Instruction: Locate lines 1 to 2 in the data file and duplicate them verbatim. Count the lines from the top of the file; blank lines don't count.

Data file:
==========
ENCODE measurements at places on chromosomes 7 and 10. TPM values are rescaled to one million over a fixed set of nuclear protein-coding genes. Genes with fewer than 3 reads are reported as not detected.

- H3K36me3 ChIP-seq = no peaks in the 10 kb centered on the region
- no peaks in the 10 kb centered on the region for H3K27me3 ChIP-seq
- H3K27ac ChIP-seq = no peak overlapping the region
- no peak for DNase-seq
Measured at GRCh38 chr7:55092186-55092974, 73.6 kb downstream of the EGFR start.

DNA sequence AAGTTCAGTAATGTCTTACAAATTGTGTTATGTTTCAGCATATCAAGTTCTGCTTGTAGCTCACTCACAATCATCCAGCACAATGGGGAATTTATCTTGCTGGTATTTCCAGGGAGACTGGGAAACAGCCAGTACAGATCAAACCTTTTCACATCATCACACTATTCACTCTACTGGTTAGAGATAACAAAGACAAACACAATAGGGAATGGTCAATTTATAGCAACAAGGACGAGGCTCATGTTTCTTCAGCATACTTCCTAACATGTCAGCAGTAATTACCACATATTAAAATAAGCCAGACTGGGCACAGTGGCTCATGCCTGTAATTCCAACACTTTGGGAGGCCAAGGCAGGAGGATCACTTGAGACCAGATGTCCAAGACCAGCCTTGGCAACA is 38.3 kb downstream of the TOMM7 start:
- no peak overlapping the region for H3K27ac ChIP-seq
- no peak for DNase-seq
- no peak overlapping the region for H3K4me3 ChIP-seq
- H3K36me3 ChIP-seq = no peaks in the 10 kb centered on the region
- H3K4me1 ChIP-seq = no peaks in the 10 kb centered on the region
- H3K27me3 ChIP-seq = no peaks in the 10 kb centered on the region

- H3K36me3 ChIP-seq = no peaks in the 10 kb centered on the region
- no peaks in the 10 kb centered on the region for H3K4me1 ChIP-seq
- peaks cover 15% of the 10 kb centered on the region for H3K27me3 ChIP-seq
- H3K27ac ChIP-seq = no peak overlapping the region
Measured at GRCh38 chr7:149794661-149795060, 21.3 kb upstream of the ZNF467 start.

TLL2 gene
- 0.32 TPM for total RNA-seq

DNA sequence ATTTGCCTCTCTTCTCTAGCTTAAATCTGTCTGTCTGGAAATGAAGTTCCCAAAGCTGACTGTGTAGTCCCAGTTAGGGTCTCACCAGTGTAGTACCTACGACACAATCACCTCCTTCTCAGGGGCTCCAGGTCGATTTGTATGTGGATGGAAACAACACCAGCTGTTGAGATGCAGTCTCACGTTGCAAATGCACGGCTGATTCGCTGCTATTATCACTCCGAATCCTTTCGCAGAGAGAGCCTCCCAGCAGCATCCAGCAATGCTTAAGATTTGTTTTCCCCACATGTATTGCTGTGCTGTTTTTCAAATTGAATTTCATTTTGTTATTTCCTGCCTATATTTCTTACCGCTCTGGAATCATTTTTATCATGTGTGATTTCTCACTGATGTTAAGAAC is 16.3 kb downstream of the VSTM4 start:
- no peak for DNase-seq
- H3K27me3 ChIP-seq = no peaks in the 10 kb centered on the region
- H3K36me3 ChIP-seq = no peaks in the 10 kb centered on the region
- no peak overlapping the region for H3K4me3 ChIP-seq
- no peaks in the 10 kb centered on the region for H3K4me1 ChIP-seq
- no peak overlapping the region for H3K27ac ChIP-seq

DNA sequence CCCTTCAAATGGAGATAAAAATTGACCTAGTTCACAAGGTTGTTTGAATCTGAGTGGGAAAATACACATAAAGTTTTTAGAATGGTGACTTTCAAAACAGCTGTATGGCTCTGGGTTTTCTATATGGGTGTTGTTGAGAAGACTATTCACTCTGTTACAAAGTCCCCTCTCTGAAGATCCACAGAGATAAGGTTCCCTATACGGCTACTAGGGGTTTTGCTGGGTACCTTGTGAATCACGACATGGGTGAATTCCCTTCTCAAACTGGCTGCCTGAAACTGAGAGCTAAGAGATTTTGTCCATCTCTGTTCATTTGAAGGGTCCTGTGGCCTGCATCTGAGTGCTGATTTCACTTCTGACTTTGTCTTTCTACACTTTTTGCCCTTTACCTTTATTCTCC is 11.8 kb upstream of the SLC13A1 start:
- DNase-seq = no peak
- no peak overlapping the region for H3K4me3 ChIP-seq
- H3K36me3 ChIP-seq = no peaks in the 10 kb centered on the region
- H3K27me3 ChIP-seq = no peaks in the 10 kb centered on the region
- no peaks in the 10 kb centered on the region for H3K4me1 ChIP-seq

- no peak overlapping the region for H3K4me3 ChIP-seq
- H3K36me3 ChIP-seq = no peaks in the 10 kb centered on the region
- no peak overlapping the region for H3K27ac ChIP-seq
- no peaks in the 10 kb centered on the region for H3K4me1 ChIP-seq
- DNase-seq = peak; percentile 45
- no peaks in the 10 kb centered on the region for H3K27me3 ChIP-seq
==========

ENCODE measurements at places on chromosomes 7 and 10. TPM values are rescaled to one million over a fixed set of nuclear protein-coding genes. Genes with fewer than 3 reads are reported as not detected.

- H3K36me3 ChIP-seq = no peaks in the 10 kb centered on the region